Tomorrow and tomorrow and tomorrow
She should have died hereafter;
There would have been a time for such a word.
— To-morrow, and to-morrow, and to-morrow,
Creeps in this petty pace from day to day,
To the last syllable of recorded time;
And all our yesterdays have lighted fools
The way to dusty death. Out, out, brief candle!
Life's but a walking shadow, a poor player
That struts and frets his hour upon the stage
And then is heard no more. It is a tale
Told by an idiot, full of sound and fury
— Macbeth (Act 5, Scene 5, lines 17-28)
"Tomorrow and tomorrow and tomorrow" is the beginning of the second sentence of one of the most famous soliloquies in William Shakespeare's tragedy Macbeth. It takes place in the beginning of the 5th scene of Act 5, during the time when the Scottish troops, led by Malcolm and Macduff, are approaching Macbeth's castle to besiege it. Macbeth, the play's protagonist, is confident that he can withstand any siege from Malcolm's forces. He hears the cry of a woman and reflects that there was a time when his hair would have stood on end if he had heard such a cry, but he is now so full of horrors and slaughterous thoughts that it can no longer startle him.
Seyton then tells Macbeth of Lady Macbeth's death, and Macbeth delivers this soliloquy as his response to the news. Shortly afterwards, he is told of the apparent movement of Birnam Wood towards Dunsinane Castle (as the witches previously prophesied to him), which is actually Malcolm's forces having disguised themselves with tree branches so as to hide their numbers as they approach the castle. This sets the scene for the final events of the play and Macbeth's death at the hands of Macduff.
- Dusty Death, a 1931 novel of drug smuggling by Clifton Robbins.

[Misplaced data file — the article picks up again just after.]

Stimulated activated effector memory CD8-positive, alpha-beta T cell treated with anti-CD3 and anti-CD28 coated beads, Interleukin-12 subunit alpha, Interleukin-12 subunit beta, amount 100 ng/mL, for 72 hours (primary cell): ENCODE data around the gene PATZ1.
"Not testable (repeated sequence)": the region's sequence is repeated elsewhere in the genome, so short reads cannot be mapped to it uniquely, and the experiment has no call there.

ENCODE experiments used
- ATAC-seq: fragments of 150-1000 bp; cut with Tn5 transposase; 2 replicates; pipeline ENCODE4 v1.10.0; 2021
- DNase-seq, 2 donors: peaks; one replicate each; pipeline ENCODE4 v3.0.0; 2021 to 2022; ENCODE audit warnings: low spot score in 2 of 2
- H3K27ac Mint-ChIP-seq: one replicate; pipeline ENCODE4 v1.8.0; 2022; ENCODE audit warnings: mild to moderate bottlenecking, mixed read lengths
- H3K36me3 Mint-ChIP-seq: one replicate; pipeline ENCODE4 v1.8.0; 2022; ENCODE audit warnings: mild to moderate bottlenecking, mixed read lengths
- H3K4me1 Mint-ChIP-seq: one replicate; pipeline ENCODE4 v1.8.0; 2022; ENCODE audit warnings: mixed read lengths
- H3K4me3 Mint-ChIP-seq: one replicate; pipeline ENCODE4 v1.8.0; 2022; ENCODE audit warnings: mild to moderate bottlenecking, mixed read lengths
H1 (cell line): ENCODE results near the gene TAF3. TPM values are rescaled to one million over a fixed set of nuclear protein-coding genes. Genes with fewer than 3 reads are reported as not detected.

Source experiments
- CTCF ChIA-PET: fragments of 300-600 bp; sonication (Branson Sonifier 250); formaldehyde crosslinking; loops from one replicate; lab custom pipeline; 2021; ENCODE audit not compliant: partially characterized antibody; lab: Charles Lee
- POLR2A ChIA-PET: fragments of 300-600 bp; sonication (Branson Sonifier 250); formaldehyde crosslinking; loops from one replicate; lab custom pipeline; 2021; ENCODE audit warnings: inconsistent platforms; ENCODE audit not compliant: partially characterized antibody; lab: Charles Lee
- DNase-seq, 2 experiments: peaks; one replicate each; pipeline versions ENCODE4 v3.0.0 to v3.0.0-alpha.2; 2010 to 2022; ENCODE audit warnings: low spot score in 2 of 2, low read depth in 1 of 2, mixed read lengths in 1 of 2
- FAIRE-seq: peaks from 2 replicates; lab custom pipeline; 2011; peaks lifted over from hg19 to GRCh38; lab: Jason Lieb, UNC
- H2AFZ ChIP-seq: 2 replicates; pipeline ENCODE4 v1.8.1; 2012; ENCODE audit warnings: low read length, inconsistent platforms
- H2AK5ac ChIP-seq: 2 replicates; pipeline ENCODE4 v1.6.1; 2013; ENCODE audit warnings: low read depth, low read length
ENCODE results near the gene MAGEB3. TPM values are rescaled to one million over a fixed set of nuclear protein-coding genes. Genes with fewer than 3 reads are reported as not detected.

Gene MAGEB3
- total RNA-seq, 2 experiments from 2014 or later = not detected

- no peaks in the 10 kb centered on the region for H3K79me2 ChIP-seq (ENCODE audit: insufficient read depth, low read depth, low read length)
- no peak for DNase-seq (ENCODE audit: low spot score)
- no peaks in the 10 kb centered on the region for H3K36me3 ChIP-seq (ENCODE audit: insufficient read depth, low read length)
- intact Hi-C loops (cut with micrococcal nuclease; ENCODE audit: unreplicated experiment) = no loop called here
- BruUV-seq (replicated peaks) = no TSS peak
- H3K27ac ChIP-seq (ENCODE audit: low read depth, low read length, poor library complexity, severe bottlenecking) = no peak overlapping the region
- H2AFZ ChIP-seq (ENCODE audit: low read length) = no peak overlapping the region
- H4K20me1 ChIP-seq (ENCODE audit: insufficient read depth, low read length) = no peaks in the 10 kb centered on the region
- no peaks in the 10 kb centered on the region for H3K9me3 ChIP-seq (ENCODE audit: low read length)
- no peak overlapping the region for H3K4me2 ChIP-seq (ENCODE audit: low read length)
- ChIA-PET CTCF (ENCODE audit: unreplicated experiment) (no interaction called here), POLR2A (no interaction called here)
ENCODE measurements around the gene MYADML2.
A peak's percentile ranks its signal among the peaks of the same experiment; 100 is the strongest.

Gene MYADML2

- "Tomorrow and Tomorrow and Tomorrow" is a 1953 short story by Kurt Vonnegut.
- All Our Yesterdays is used as the title of several works, encompassing literature, music and television, including a 1969 history of 1940s science fiction fandom by Harry Warner, Jr, an episode of Star Trek: The Original Series (Season 3, Episode 24, 1969); and a 1994 novel by Robert B. Parker.
- The Way to Dusty Death is a 1973 novel by Alistair MacLean.
- "Today, Tomorrow, Toyota" is a trademark of Toyota filed on October 20 1999
- "Out, Out—" is a 1916 poem by Robert Frost.
- "Sound and fury" is used in the title of several works, including The Sound and the Fury, a novel by William Faulkner; and a 2000 documentary about deaf children. It is also the name of Edward Vesala's ensemble.
- Struts & Frets is a 2009 novel by Jon Skovron
- Walking Shadow, published in 1994, is the 21st Spenser novel by Robert B. Parker.
- "Signifying Nothing" is the title of a short story in the 1999 collection Brief Interviews with Hideous Men, by David Foster Wallace.
- All My Yesterdays: An Autobiography by Edward G. Robinson.
- ESPN SportsCenter anchor Stuart Scott frequently used the last two lines as a catch phrase to describe sports highlights.
- “Tomorrow, and Tomorrow, and Tomorrow” is the title of an episode of Seth MacFarlane’s The Orville first screened in 2019.
- Brief Candles is the title of a collection of short stories by the author Aldous Huxley.
- Hide and Q uses this quote from episode 10 season 1 of Star Trek: The Next Generation.
- Minister Zhang from Mr. Robot quotes the speech in an episode titled "Logic Bomb".
- In the movie Birdman by Alejandro González Iñárritu, the entire monologue is recited by a jobless actor in the street.
- In the video game Saints Row IV, the main antagonist Zinyak recites the soliloquy in its entirety, save for the first sentence.
- The mis-quote "creeps on this petty pace" is used by the Sopranos character Johnny Sack in the season four finale when complaining to Tony Soprano over Johnny's working relationship with his boss.
- In Doctor Who and the Revenge of the Cybermen (episode 4) the Doctor, having destroyed a cyberman using a cybermat, declaims before the body: "...dusty death. Out, out..." - he is heard no more as Sarah Jane Smith hurries him from the room.
- Marilyn Manson recites part of the soliloquy in the song "Overneath the Path of Misery" and in the short film Born Villain (2011).
- Hamilton uses the third and fourth lines of the section in the song "Take a Break".
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